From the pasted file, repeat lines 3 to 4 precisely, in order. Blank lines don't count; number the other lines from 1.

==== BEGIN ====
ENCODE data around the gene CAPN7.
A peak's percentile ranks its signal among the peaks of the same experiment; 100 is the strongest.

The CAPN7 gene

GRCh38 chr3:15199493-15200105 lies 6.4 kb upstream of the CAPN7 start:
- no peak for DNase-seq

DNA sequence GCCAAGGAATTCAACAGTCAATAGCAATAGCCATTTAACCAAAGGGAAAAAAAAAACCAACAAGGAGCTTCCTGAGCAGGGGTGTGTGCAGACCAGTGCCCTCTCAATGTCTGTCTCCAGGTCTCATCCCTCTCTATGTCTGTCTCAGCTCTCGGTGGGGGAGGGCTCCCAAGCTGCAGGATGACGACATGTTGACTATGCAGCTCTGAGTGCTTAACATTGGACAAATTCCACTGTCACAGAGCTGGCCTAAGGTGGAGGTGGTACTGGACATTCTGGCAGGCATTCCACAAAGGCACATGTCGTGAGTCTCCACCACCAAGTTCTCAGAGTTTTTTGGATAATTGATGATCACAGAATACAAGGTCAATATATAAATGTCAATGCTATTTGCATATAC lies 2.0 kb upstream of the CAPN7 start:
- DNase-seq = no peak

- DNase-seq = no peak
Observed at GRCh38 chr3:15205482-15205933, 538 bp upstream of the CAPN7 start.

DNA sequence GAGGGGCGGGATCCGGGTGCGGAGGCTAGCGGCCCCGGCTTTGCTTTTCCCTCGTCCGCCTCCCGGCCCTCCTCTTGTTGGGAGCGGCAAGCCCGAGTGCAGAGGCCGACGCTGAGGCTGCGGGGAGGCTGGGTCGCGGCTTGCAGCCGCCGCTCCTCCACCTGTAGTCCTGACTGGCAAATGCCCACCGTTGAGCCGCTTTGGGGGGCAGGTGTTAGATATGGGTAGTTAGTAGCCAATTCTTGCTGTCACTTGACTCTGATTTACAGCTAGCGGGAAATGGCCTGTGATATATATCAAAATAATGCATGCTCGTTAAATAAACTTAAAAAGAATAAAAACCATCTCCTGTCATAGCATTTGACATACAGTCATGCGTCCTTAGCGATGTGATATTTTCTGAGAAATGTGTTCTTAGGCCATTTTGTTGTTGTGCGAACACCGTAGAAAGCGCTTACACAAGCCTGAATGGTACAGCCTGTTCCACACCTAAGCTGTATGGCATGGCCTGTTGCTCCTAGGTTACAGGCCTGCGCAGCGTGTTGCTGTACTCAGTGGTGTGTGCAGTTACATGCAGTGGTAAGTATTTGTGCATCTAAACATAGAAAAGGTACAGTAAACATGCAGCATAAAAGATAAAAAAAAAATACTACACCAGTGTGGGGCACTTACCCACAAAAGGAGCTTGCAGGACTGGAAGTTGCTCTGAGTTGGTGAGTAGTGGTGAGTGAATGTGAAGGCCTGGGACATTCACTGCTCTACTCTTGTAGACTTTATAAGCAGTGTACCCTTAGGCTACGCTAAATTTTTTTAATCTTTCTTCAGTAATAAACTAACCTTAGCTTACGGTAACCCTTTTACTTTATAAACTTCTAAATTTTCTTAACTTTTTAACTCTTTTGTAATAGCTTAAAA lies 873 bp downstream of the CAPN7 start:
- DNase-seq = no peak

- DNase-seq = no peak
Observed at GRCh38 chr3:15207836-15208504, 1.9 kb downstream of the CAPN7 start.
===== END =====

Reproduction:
The CAPN7 gene

GRCh38 chr3:15199493-15200105 lies 6.4 kb upstream of the CAPN7 start: